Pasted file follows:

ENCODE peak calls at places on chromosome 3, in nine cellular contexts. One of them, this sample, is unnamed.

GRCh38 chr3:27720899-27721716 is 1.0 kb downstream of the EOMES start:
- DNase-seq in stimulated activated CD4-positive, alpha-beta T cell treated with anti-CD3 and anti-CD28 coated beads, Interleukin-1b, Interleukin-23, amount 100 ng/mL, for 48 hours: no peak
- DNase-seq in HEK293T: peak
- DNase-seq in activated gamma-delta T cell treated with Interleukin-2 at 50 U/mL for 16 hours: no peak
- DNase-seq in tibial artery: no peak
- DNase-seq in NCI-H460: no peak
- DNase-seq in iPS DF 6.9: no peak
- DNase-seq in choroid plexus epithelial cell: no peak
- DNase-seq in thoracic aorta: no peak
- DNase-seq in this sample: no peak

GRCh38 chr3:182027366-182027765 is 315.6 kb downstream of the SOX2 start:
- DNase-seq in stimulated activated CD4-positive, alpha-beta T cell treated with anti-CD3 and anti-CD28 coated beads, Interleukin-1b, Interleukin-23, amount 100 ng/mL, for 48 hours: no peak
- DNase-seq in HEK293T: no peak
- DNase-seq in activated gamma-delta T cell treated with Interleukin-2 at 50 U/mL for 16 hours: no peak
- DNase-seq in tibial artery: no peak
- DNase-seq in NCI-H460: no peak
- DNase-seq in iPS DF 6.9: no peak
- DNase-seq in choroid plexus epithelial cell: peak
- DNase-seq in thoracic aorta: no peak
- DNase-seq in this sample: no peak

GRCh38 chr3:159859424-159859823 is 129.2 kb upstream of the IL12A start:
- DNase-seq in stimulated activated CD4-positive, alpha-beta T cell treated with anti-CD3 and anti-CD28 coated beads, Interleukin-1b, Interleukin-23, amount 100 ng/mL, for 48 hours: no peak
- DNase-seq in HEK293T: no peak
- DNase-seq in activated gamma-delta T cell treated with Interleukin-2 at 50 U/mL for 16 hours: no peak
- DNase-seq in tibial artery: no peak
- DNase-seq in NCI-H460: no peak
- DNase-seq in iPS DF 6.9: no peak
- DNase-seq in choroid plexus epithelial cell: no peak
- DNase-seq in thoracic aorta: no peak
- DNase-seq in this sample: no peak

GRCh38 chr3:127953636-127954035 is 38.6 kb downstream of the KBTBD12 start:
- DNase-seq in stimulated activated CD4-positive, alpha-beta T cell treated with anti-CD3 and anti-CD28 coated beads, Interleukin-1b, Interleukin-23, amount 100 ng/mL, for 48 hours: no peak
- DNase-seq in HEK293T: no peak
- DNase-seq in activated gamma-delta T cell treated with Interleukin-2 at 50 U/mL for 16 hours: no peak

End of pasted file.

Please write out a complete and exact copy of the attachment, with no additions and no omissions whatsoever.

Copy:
ENCODE peak calls at places on chromosome 3, in nine cellular contexts. One of them, this sample, is unnamed.

GRCh38 chr3:27720899-27721716 is 1.0 kb downstream of the EOMES start:
- DNase-seq in stimulated activated CD4-positive, alpha-beta T cell treated with anti-CD3 and anti-CD28 coated beads, Interleukin-1b, Interleukin-23, amount 100 ng/mL, for 48 hours: no peak
- DNase-seq in HEK293T: peak
- DNase-seq in activated gamma-delta T cell treated with Interleukin-2 at 50 U/mL for 16 hours: no peak
- DNase-seq in tibial artery: no peak
- DNase-seq in NCI-H460: no peak
- DNase-seq in iPS DF 6.9: no peak
- DNase-seq in choroid plexus epithelial cell: no peak
- DNase-seq in thoracic aorta: no peak
- DNase-seq in this sample: no peak

GRCh38 chr3:182027366-182027765 is 315.6 kb downstream of the SOX2 start:
- DNase-seq in stimulated activated CD4-positive, alpha-beta T cell treated with anti-CD3 and anti-CD28 coated beads, Interleukin-1b, Interleukin-23, amount 100 ng/mL, for 48 hours: no peak
- DNase-seq in HEK293T: no peak
- DNase-seq in activated gamma-delta T cell treated with Interleukin-2 at 50 U/mL for 16 hours: no peak
- DNase-seq in tibial artery: no peak
- DNase-seq in NCI-H460: no peak
- DNase-seq in iPS DF 6.9: no peak
- DNase-seq in choroid plexus epithelial cell: peak
- DNase-seq in thoracic aorta: no peak
- DNase-seq in this sample: no peak

GRCh38 chr3:159859424-159859823 is 129.2 kb upstream of the IL12A start:
- DNase-seq in stimulated activated CD4-positive, alpha-beta T cell treated with anti-CD3 and anti-CD28 coated beads, Interleukin-1b, Interleukin-23, amount 100 ng/mL, for 48 hours: no peak
- DNase-seq in HEK293T: no peak
- DNase-seq in activated gamma-delta T cell treated with Interleukin-2 at 50 U/mL for 16 hours: no peak
- DNase-seq in tibial artery: no peak
- DNase-seq in NCI-H460: no peak
- DNase-seq in iPS DF 6.9: no peak
- DNase-seq in choroid plexus epithelial cell: no peak
- DNase-seq in thoracic aorta: no peak
- DNase-seq in this sample: no peak

GRCh38 chr3:127953636-127954035 is 38.6 kb downstream of the KBTBD12 start:
- DNase-seq in stimulated activated CD4-positive, alpha-beta T cell treated with anti-CD3 and anti-CD28 coated beads, Interleukin-1b, Interleukin-23, amount 100 ng/mL, for 48 hours: no peak
- DNase-seq in HEK293T: no peak
- DNase-seq in activated gamma-delta T cell treated with Interleukin-2 at 50 U/mL for 16 hours: no peak